Awaiting Spring in Savannah

Awaiting Spring in Savannah

Our last Frost date in Savannah is thought to be March 15th. This past Winter has proven to be colder than cold with sustained freezing temperature going on for day after day, evening after evening, for longer than even the old timers recall. So I am biding my time with just a few basil seeds planted at the window sill, and early hopes went with the newly planted peas and lettuce at the Farm. I have fire ants trying once again to make my plot their home, so I have stayed away for a few days. My nasty method of pouring boiling water on their hills will hopefully make the survivors agree to pack up and move elsewhere. All of these variables, such as frost and fire ants, will partially determine my success with the Spring planting.

While waiting to get back into the garden, we bought a ticket to have ONE treasure appraised during the Savannah Antiques and Architecture week-end. While I went more to support the charity than learn the true value of my treasure, I have to say I was very disappointed in the appraisers estimate. Having been in the antiques trade myself for nearly two decades, I feel I could have challenged him, but why bother? It was an event to raise funds, meet celebrities and enjoy the charm of historic Savannah, after all. ANd the event delivered on all of that! What a lovely day it was to stroll the squares, and marvel at the azaleas just about to burst into full glory. On the drive home, we stopped by Bonaventure Cemetery, one of Savannahs jewels. Yes, I have said it before, a cemetery is unlikely place to want to spend an early Spring afternoon. However, Bonaventure is like many rural cemeteries in the United States that were planned not just as final resting places, but as beautifully planned parks in rural areas.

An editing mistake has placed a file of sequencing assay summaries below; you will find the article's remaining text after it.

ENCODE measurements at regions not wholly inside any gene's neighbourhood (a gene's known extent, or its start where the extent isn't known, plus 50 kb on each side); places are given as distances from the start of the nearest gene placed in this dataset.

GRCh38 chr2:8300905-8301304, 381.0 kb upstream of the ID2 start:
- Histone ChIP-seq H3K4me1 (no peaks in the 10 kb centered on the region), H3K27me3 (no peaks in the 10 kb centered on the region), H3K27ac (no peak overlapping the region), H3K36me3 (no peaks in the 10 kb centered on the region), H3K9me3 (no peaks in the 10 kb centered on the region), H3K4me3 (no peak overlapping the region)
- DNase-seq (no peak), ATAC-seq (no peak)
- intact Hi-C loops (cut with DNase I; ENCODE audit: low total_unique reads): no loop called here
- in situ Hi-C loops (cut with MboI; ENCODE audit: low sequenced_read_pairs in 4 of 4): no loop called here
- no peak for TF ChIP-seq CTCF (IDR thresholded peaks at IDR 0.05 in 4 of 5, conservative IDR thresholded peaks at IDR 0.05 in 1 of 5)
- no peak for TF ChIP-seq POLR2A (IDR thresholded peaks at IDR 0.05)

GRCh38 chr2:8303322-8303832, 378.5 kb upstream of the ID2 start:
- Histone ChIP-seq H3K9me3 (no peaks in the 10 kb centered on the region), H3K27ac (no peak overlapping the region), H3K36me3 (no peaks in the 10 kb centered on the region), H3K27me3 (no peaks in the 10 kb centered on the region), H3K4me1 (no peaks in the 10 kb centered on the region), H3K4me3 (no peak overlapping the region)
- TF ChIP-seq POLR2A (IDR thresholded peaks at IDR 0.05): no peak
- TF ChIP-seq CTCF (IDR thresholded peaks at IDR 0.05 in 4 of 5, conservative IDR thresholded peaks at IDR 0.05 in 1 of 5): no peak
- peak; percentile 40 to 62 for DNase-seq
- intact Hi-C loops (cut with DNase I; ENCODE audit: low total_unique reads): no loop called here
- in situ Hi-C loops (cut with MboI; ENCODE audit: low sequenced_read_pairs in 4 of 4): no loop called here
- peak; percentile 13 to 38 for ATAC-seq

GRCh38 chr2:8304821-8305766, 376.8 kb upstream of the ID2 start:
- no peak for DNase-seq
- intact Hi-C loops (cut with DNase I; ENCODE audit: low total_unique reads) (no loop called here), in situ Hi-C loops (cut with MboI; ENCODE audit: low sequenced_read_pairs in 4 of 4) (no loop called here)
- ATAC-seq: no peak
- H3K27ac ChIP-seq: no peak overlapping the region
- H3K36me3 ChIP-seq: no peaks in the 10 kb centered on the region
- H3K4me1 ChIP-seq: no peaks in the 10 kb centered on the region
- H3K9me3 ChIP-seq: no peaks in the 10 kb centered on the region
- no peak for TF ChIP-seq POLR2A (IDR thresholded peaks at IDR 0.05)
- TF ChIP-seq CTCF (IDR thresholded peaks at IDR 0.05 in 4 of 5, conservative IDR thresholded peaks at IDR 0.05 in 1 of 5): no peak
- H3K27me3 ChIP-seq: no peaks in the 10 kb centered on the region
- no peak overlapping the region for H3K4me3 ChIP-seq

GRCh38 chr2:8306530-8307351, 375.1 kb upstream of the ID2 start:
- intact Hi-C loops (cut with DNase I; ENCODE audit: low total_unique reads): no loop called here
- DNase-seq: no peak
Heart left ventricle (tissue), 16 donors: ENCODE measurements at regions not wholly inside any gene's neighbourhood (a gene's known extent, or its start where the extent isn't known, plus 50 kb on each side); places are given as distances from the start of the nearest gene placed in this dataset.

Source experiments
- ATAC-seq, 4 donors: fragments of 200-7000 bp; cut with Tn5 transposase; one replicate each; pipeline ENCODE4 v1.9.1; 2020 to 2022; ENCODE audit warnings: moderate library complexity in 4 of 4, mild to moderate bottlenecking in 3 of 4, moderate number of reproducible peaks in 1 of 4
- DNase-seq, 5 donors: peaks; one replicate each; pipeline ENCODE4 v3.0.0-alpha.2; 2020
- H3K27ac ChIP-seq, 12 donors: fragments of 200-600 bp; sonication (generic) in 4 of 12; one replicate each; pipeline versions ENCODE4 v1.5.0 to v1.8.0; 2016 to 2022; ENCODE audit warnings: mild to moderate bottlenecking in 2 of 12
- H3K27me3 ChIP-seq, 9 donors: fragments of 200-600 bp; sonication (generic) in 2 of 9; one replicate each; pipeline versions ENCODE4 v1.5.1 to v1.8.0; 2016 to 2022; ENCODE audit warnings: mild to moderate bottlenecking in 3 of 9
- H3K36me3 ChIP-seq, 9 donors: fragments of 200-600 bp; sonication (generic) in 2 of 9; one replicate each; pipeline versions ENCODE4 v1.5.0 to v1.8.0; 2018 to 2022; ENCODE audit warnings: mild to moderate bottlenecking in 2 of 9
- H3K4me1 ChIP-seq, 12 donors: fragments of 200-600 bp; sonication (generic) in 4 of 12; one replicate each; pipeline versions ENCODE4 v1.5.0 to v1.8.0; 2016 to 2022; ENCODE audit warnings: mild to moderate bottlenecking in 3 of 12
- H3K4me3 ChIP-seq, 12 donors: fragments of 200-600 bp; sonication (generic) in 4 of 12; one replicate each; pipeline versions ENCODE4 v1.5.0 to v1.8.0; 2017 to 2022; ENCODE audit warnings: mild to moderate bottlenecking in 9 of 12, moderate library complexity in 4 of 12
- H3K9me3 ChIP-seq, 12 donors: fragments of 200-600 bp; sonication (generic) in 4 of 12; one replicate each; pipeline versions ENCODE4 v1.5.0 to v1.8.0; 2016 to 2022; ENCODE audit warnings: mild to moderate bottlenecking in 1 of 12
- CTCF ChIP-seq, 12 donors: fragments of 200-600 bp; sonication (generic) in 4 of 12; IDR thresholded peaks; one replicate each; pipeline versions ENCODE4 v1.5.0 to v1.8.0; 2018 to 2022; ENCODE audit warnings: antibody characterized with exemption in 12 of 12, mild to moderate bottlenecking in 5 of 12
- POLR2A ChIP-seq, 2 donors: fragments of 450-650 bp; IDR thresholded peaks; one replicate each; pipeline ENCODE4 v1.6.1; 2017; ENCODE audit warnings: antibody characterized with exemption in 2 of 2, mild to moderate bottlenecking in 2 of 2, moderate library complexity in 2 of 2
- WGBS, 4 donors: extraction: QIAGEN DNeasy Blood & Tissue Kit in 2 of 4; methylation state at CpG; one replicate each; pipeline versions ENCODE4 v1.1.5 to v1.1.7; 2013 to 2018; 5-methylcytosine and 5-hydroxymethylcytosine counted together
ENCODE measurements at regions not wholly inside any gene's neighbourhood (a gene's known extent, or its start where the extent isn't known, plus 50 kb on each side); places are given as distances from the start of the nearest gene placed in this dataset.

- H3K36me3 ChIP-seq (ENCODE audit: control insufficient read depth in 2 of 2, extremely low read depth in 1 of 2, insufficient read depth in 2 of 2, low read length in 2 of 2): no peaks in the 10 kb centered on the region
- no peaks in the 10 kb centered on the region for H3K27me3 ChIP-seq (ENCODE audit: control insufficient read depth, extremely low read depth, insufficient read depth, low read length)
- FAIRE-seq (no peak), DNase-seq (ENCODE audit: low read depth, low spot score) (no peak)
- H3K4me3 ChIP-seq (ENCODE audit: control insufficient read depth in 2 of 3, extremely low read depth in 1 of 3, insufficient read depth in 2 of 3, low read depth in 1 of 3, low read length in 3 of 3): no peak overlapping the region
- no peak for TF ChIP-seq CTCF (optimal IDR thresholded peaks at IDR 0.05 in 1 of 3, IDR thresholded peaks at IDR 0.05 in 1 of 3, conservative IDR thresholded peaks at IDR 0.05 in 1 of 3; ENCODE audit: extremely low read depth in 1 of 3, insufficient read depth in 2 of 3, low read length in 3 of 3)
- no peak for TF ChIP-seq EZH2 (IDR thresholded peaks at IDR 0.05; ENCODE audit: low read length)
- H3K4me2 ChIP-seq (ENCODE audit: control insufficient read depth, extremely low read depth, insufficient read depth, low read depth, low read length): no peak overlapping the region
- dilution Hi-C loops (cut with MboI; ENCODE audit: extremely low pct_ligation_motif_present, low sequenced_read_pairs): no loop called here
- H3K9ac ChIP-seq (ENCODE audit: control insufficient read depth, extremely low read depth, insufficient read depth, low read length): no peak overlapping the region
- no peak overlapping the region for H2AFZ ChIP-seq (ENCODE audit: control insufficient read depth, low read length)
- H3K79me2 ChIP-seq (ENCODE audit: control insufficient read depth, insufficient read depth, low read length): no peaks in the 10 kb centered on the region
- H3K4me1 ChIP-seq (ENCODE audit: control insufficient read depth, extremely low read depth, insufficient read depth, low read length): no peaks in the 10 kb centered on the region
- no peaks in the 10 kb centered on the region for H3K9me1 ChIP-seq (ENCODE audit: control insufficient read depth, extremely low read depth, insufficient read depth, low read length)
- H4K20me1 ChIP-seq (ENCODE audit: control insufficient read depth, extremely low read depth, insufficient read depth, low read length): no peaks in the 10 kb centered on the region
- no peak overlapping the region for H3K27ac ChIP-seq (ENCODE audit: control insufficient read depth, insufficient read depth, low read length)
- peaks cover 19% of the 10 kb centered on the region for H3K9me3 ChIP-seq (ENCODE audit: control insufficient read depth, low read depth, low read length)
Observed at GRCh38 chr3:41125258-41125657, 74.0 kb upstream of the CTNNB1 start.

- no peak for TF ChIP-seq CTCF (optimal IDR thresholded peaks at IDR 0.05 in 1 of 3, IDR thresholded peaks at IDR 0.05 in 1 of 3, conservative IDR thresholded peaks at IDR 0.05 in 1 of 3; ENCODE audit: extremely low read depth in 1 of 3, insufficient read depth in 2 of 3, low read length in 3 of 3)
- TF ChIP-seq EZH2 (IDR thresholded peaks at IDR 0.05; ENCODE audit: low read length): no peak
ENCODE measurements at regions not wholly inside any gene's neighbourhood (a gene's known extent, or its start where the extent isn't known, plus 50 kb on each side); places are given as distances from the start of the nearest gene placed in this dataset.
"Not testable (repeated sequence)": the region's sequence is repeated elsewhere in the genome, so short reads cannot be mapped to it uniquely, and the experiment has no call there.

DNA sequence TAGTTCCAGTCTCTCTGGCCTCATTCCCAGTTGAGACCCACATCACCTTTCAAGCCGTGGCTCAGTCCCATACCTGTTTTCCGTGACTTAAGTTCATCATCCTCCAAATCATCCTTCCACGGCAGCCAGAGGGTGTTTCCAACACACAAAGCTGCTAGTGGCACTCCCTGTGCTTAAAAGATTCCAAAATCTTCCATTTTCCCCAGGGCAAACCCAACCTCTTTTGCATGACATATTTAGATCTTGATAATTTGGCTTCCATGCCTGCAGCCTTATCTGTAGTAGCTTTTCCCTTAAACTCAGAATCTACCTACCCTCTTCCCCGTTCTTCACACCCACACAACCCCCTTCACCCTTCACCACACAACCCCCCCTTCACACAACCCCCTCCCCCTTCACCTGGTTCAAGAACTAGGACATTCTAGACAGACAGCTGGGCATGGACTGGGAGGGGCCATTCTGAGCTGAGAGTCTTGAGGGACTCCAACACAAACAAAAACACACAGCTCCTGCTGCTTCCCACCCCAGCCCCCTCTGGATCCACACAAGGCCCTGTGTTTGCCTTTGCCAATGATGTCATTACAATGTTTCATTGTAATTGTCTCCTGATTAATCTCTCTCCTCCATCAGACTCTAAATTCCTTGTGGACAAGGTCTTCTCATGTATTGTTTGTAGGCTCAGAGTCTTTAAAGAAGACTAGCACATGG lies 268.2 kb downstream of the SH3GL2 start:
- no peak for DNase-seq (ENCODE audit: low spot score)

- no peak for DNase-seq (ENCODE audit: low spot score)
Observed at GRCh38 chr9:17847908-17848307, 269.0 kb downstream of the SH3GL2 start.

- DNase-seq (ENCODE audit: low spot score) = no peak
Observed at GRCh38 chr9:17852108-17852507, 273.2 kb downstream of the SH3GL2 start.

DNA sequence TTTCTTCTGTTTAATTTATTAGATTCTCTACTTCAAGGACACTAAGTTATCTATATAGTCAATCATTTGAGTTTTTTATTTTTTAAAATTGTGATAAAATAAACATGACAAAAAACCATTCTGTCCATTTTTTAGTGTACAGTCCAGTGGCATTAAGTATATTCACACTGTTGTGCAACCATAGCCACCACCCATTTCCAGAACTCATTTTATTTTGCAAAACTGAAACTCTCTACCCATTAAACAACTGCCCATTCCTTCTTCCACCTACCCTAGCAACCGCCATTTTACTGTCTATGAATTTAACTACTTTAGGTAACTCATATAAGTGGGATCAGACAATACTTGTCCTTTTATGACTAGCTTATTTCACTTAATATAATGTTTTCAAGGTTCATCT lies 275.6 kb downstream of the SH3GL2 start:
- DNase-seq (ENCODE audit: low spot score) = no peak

The townspeople were provided these beautiful open spaces as a respite to their hard-working lives, and as places to not only respect and remember their loved ones, but to celebrate the great outdoors. My grandfather, grandmother and father have their final resting place in such a rural cemetery. Their monument overlooks the mighty Hudson River and the hills that rise from her shores, where one can reflect on life and take time to remember. The monuments at Bonaventure are extraordinary and have an artistic appeal that is admired by many. In fact the Telfair Museums just opened a small but engaging exhibit at their Jepson Museum. It should not be missed! The Bird girl, known to all as the cover girl on John Berendts Midnight in the Garden of Good and Evil has been moved to the Museum and is on special display during the run of the exhibit. (She was actually moved quite some time ago, as the book became popular, there was some worry over her safety in the Bonaventure Cemetary.) Because my visits to this blog have become spare,(and I might not get back to it for a while!) let me try to hold your attention a minute more, and end with something I found while at the exhibit. An old design for the planting around a plot at Bonaventure! One reason people love to take visitors to the cemetery is to view the landscape, adorned with azaleas, camellias, crepe myrtles and other specimen plantings. I admire this plan, but back then, the designer did not know what a nuisance the ivy (Hedera helix) would become! It is as bad as kudzu! Ive heard that some people mow it down with lawn mower and still it persists. Takes over the world if allowed. After our short visit, we descended the grand staircase at the Jepson museum, drove home from our city visit where we always admire the architecture. Happy Spring Savannah!

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